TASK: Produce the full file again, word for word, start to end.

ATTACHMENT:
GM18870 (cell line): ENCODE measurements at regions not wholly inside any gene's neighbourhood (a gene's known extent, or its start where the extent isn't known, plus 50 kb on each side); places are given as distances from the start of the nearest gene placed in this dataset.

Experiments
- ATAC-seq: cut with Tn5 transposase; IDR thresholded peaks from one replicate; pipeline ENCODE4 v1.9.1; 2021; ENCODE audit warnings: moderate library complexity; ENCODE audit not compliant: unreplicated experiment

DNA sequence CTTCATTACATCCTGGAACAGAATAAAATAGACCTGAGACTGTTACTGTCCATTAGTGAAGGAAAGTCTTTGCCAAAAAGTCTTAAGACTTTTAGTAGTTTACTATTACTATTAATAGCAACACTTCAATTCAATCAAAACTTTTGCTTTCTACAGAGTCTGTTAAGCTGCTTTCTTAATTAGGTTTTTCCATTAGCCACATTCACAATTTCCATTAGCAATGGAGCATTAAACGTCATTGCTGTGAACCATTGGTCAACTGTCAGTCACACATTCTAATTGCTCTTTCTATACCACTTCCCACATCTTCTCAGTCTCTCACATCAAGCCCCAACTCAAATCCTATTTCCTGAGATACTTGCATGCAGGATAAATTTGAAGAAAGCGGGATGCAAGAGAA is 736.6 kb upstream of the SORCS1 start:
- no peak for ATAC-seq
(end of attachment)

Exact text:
GM18870 (cell line): ENCODE measurements at regions not wholly inside any gene's neighbourhood (a gene's known extent, or its start where the extent isn't known, plus 50 kb on each side); places are given as distances from the start of the nearest gene placed in this dataset.

Experiments
- ATAC-seq: cut with Tn5 transposase; IDR thresholded peaks from one replicate; pipeline ENCODE4 v1.9.1; 2021; ENCODE audit warnings: moderate library complexity; ENCODE audit not compliant: unreplicated experiment

DNA sequence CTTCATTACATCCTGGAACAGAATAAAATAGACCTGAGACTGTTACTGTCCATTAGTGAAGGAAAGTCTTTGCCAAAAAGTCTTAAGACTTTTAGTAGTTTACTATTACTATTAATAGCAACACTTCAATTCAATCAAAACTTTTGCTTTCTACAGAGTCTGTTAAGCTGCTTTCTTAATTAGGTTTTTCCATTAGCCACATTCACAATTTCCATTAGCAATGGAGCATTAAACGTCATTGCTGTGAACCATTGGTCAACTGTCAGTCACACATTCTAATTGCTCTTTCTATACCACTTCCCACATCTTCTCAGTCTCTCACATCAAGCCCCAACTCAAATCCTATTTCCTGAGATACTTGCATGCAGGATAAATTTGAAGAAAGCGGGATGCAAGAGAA is 736.6 kb upstream of the SORCS1 start:
- no peak for ATAC-seq